In the eyes of conservationist Aldo Leopold, an ethical relationship between the land and the people who benefit from it was “an evolutionary possibility and an ecological necessity.” His vision of a “land ethic” is what drives the search for nominees 2012 California Leopold Conservation Award. If you are a California farmer or rancher committed to sound environmental stewardship or know someone who is, please consider a nomination.
The award recognizes private landowners’ commitment to responsible environmental stewardship and land management. It underscores the fact that many ranchers, farmers and other private landowners are on the front lines of conservation and should be recognized for protecting the environment. So often, voluntary conservation by private landowners provides the most effective, efficient and durable means of protecting land, water and species.
At the recent Ag Day celebration at our Capitol, I had the pleasure of celebrating 2011 Leopold Award Winner Tim Koopman, a third-generation rancher whose efforts to protect wildlife and improve water quality have made his ranch an exemplary agricultural component of a largely urbanized community in Sunol.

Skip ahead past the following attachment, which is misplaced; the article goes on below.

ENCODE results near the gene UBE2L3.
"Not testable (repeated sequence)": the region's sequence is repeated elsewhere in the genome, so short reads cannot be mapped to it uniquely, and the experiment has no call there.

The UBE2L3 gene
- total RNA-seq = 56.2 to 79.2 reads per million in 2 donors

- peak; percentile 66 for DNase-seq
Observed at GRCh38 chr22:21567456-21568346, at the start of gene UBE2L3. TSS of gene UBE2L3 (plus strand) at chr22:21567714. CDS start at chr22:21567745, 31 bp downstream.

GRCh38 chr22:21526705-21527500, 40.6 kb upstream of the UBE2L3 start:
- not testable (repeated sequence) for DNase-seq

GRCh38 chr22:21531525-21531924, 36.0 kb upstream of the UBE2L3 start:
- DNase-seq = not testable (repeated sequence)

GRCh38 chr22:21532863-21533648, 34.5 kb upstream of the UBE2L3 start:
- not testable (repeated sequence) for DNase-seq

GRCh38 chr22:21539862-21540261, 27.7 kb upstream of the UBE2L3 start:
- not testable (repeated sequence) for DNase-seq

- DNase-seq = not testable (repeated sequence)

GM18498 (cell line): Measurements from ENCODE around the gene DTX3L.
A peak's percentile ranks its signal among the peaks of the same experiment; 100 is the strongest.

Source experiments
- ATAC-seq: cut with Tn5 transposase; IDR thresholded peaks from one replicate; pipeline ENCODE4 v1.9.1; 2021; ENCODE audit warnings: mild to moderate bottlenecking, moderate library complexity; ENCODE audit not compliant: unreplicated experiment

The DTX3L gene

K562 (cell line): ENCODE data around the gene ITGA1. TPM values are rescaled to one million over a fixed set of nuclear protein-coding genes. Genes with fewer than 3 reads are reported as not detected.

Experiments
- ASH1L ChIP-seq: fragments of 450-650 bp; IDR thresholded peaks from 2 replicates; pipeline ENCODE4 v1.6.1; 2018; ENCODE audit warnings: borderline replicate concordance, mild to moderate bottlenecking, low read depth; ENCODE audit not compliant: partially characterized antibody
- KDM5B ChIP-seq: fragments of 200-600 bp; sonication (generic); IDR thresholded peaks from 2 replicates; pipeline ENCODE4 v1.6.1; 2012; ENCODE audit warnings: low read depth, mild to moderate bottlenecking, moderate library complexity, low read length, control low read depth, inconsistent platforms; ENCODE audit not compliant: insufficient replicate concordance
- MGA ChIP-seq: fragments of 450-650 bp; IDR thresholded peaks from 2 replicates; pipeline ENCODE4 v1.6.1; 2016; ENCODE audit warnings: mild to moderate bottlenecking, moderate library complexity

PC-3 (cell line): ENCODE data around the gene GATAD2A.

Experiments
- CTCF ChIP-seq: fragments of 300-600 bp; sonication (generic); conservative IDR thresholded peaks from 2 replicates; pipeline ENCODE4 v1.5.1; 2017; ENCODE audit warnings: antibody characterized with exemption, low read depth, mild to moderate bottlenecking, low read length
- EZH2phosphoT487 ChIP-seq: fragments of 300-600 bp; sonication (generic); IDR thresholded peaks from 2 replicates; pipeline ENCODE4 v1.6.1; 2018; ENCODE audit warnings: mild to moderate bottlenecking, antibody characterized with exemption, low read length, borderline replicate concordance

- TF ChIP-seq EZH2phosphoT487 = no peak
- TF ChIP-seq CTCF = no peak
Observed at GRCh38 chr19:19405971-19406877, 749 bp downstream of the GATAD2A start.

As in past years, finalists in 2012 will be selected in part based on their commitment to responsible and sustainable land management, the overall health of their land, implementation of innovative practices and dedication to community outreach and leadership. The California Leopold Conservation Award judging panel will evaluate properties in two categories: (1) Nurseries & Crops, and (2) Livestock. In California, the award is presented by the Sand County Foundation, Sustainable Conservation and the California Farm Bureau Federation.
The grand prize of $10,000 and a crystal rendering of Aldo Leopold, author of the “Sand County Almanac,” will be presented at the California Farm Bureau Federation’s annual convention in December. Runner-up prizes of $1,000 will also be presented.
The deadline for nominations is July 15. For more information and a nomination form, visit http://leopoldconservationaward.org/uploads/LCA_CANom2012_final2.pdf
or contact Sustainable Conservation at (415) 977-0380. For information about past winners and finalists, visit http://suscon.org/leopoldaward/index.php.
I encourage you to particpate in this program and help California’s innovative, forward-thinking farmers and ranchers get the credit they so richly deserve when it comes to conservation.